What Does It Really Take? - Pharmaceutical Executive

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What Does It Really Take?
A military historian once said that a great commander must show himself to his followers only through a mask—a mask that marks him as the leader they need. Today, pharma leaders, behind their masks, must possess a certain substance.


Pharmaceutical Executive


5. The Inspirational Visionary


Great leaders have a sense of urgency about staffing their organizations, but they aren't interested in just filling jobs. They try and identify superior talent. Casey Mcglynn
Go back to the time when gene splicing was in its infancy. Most people thought the commercial possibilities were a pipe dream. Not Bob Swanson, co-founder of Genentech. As Nick Simon, formerly general partner at MPM Capital and now managing director of Clarus Ventures, tells the story, Swanson saw what others could not. He convinced Tom Perkins, of venture capital firm Kleiner Perkins, to give Genentech $100,000 to found the company. "Everyone doubted them," Simon recalls. "The entire industry thought it was just going to be an academic experiment, but Swanson saw possibilities they were completely blind to."

A strong vision alone doesn't guarantee success, however. The leader's vision must be compellingly communicated so others embrace it as their own. By all accounts, that's where Bob Swanson excelled, and it's one of the qualities Popovits most admires in Randy Scott, CEO of Genomic Health.

It was Scott who lured Popovits from a top position at Genentech. "As he spoke to me about his friend's cancer and his frustration with the way treatment decisions were made, I realized that this wasn't a business or a career for him; it was a passion that consumed him," Popovitz says. Scott's vision was contagious, she says. "I had to be a part of it; it was like a calling. How could I not help to make individualized treatment planning a reality for cancer patients?"

Genentech's Art Levinson is another visionary who has been able to inspire his troops with his fervor. Known in the industry for his passion for oncology, he has a way of including everyone in the company's mission and its implementation. Popovits and others who have worked with him say that his focus is never on "I," always on "we."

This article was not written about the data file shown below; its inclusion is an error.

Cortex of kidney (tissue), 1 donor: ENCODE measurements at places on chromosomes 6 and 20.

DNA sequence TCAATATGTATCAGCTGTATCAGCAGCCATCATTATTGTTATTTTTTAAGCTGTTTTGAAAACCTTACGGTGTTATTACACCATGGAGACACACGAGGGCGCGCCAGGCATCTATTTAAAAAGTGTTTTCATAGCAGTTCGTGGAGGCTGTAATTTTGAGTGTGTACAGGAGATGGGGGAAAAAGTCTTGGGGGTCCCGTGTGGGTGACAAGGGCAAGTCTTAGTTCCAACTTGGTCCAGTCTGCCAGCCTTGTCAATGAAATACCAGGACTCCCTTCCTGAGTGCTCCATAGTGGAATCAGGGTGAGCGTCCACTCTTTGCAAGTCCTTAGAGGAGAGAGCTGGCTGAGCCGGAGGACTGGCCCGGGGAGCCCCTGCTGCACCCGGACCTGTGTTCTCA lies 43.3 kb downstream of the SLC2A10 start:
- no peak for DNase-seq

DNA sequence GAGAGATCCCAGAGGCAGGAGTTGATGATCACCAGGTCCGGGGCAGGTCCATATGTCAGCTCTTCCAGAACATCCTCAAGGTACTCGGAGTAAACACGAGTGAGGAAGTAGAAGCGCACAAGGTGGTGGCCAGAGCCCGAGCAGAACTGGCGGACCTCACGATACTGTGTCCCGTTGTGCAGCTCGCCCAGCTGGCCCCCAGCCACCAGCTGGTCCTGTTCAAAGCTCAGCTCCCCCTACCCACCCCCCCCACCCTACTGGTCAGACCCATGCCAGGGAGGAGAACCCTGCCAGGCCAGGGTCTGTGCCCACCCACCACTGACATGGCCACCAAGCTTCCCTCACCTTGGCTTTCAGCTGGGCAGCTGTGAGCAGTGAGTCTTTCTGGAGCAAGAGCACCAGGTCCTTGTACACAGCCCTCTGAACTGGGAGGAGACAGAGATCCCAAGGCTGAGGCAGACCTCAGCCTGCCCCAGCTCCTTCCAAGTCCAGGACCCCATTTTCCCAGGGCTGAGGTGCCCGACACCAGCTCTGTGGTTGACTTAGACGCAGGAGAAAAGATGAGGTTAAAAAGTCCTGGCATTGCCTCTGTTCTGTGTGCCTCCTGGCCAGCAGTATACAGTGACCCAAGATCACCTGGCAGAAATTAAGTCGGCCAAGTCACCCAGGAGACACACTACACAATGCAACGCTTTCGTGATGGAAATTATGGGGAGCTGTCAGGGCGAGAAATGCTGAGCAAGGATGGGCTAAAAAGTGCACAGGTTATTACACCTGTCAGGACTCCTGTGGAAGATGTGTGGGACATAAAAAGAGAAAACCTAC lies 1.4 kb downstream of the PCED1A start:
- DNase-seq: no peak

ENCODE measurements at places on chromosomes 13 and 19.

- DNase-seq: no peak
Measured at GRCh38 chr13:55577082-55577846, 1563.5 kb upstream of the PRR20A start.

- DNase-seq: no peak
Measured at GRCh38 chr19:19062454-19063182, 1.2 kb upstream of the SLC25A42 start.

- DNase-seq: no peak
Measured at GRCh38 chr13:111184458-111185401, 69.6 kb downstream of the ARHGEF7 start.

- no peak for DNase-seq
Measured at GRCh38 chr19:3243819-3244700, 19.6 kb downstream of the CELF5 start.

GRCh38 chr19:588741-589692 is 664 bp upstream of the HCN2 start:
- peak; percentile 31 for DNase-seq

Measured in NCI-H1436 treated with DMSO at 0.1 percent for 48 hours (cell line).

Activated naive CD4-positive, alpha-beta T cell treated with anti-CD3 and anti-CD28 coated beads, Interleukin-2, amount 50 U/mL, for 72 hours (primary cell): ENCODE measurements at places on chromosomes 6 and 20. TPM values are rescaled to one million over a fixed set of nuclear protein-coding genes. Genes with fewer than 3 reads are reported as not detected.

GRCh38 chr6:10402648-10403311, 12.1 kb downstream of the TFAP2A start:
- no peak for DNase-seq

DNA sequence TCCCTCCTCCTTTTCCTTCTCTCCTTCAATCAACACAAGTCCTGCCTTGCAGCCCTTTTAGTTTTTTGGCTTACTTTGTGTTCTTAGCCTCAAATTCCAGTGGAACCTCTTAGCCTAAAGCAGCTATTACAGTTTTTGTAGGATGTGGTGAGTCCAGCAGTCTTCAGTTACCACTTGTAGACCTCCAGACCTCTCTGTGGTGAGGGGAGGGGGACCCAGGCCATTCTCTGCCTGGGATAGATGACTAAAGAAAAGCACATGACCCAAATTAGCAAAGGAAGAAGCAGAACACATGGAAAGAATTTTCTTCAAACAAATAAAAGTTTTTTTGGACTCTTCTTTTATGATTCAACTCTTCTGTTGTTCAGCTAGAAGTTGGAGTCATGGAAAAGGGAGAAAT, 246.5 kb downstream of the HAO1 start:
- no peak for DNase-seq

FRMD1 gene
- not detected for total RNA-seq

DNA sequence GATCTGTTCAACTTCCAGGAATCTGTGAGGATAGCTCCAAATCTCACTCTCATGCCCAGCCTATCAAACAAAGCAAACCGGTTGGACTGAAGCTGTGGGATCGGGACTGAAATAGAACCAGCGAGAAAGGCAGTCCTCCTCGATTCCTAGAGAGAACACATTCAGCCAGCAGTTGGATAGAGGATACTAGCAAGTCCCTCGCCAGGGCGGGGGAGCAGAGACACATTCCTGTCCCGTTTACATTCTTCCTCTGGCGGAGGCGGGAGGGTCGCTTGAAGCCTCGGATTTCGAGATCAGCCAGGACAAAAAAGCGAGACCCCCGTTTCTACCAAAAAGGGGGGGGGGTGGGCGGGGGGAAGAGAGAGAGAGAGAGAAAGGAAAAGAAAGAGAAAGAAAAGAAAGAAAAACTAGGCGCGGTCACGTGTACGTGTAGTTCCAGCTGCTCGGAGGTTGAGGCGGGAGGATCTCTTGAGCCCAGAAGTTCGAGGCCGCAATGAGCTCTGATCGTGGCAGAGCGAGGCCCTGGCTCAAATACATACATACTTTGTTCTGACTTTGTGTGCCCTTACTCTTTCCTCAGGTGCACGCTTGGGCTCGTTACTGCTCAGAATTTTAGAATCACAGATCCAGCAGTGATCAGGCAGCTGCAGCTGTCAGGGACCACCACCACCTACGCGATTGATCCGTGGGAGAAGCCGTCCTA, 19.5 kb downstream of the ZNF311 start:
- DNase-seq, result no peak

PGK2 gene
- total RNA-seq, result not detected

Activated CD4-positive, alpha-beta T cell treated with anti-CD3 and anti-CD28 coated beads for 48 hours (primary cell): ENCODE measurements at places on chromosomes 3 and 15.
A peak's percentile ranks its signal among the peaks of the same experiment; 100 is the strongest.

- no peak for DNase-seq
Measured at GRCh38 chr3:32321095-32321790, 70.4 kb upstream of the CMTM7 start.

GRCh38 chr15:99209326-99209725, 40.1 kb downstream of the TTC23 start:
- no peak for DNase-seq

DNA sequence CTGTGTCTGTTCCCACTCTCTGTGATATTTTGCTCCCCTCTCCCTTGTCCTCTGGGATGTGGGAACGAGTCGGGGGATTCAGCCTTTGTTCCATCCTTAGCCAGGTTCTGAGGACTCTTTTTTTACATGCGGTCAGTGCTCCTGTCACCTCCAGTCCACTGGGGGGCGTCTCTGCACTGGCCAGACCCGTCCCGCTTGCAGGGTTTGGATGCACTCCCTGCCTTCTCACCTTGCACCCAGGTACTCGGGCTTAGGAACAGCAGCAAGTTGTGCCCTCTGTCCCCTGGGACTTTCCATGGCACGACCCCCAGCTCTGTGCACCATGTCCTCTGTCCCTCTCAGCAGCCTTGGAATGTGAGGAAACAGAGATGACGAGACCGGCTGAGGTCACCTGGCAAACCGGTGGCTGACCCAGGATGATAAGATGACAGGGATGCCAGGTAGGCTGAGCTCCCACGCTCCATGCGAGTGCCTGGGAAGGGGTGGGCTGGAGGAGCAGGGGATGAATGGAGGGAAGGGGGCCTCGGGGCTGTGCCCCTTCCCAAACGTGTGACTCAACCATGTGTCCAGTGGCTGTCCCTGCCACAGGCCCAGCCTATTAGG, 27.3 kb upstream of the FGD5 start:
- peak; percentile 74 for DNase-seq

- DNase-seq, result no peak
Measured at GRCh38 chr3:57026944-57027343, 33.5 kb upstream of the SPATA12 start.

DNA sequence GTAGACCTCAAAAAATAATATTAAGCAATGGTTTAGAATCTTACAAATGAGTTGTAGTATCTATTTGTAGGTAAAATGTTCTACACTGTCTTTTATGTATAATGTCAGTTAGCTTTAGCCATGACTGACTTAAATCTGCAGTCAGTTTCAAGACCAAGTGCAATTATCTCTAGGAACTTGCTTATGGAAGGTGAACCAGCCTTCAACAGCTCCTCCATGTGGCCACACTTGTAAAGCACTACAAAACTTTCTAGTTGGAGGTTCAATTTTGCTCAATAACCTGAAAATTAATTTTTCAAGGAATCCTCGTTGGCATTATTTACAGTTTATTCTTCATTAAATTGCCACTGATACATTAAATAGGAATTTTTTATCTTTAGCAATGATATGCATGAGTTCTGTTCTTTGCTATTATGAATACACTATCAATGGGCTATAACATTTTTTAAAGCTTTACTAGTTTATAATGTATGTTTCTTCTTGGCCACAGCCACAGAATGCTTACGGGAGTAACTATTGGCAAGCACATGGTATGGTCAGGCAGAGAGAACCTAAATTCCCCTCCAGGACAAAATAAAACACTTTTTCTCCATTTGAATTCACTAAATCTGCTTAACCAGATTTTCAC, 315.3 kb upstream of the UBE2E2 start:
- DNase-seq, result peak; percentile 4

6. The Team Player


Everyone doubted the commercial possibilities of gene splicing. But Bob Swanson of Genentech saw what no one else did. Nick Simon
Narcissistic leaders build teams that are little more than reflecting pools of their own images. It's not an effective model, given the challenges ahead. Leaders that simply fill-in-the-gaps, as Mel Engle of Dey points out, "don't typically add value, and they tend to merely reinforce a leader's shortcomings." The leader who is an effective team builder looks for complementary capabilities.

Strong team builders are centered and secure; they avoid the paranoia trap fostered by churn and change. James L. Taylor, president and CEO of Carl Zeiss Meditec, recalls one executive for whom he worked years ago. "He was the best day-to-day manager, the best problem solver I had ever met. But he wasn't comfortable delegating to his team because, as he once told me, 'I just don't ever want to get screwed.' And maybe he never did, but he also never got the best from his people."

Great leaders make great personnel pickers. As Casey McGlynn, of Wilson, Sonsini, Goodrich & Rosati, observes, "They have a sense of urgency about staffing the organization, but they aren't interested in just filling jobs. They try to identify superior talent."


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Source: Pharmaceutical Executive,
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